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For centuries, Biot has been known for its pottery made from the local fine yellow clay; today, they're also known for a burgeoning glassmaking industry. Its cobbled streets are lined with boutiques specializing in glassware and stoneware, and you will be able to find delicate glass art at every turn. Even though the commercial district here is well-developed and quite busy, Biot has not lost its Old Provence feel.

Fernand Leger fell in love with Biot long ago and bought a farmhouse here. You'll find it today, transformed into the Musee National Fernand-Leger. Elsewhere you'll find the local glassworks, founded in the 1950s and today putting on a fascinating daily show as artisans create beauty.

Biot is only 2 ½ miles from the beach between Antibes and Nice; despite its proximity to these sophisticated towns, it still retains its natural charm and feeling of antiquity. Biot was first settled over 2500 years ago, as a Ligurian outpost. The Romans annexed the town in 42 BC, when they took over the rest of the South France coast. You can still find traces of the Romans, from inscriptions and steles to the mausoleum at the Chevre d'Or. Later, the Counts of Provence controlled Biot until 1209, when it was given to the Templars. The village was nearly eradicated by plague in the 14th century, but less than a hundred years later it was fortified and repopulated.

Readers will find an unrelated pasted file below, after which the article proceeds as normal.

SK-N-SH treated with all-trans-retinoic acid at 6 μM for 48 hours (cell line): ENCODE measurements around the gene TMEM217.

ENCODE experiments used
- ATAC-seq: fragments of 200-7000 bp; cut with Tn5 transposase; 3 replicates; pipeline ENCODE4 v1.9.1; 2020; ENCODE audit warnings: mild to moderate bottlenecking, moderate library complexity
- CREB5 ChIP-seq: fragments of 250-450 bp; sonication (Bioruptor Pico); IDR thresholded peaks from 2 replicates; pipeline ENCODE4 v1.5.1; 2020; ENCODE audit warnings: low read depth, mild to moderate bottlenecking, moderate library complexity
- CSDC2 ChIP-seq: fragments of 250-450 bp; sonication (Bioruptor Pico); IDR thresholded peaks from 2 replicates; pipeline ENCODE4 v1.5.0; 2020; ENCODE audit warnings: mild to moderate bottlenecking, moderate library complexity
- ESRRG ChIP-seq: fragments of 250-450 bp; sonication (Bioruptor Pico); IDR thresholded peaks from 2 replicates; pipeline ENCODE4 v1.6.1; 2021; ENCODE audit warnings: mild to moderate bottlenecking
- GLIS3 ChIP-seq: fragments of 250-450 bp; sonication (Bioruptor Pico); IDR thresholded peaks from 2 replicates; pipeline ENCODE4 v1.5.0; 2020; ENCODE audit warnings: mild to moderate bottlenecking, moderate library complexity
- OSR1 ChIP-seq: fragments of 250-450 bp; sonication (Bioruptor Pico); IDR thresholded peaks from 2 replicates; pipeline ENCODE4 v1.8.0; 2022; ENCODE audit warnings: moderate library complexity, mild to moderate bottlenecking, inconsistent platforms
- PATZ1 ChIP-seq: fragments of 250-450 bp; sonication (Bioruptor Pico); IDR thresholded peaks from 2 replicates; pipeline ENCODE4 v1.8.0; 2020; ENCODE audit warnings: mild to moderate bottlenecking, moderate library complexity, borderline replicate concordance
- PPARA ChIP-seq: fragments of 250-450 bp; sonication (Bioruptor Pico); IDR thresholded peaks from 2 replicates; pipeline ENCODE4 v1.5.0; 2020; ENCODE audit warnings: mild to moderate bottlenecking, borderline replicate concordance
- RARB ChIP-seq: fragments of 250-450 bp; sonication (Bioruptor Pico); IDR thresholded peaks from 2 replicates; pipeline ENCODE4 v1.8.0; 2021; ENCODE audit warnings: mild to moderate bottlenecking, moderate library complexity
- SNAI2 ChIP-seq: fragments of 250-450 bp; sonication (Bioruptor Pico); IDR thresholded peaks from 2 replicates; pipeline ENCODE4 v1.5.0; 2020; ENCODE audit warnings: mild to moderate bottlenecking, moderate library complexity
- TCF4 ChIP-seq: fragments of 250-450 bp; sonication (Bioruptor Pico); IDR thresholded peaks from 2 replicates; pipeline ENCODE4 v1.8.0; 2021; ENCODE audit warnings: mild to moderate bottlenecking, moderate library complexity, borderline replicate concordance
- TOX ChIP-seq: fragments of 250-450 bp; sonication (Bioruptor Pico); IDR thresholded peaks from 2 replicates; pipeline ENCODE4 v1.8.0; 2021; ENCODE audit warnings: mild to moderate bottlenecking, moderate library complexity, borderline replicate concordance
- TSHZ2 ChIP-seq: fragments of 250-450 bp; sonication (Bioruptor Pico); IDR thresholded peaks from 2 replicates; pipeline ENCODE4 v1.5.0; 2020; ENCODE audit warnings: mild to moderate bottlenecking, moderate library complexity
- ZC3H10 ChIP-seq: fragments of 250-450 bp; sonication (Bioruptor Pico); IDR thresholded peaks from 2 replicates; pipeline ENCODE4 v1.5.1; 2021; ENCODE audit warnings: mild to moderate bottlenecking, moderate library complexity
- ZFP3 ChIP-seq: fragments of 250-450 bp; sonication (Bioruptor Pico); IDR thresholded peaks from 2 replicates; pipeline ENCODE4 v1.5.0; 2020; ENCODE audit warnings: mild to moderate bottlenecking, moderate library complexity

Today, Biot is also a top choice for the rich and famous for second homes; even the Spice Girls came to Biot in 1996 when they were preparing an album.

Pottery and glassworking

Biot has supplied fine pottery to Europe for millennia. It sits in an area rich in fine clays, sands, manganese, and volcanic tufa, all vital to the best potteryworks for both creating the pots and making kilns. Amphorae made here have been exported worldwide for thousands of years. Lately, it's become known for fine glass as well, recognizable as clear or colored transparent glass filled with tiny bubbles. You can watch the process in several of the glassworks downhill around the outskirts of the village, and buy the results at the glassworks or at many of the boutiques in town.

An ancient volcano caldera can be found a little more than a mile to the northwest, but it may not be of interest to anyone besides volcano buffs; it's not active, not large, and not very visible from the ground. However, tufa stone has been quarried here for potteryworks since the village was settled.

Where to stay and eat

The Galerie des Arcades is very inexpensive, and very nice at the same time. There are only three large rooms, so you should reserve early; but the combination hotel/restaurant/art gallery is a unique taste of what it means to be Biot. And not only does it have comfortable, well-situated rooms, you can eat herbed rabbit, stuffed sardines, and a Friday aioli right there at the hotel.

You can also try the Chez Odile for an excellent family-run bistro. It's not expensive, the meals are filling and very good, and the terrace on a hot summer evening is a wonderful way to while away a little time.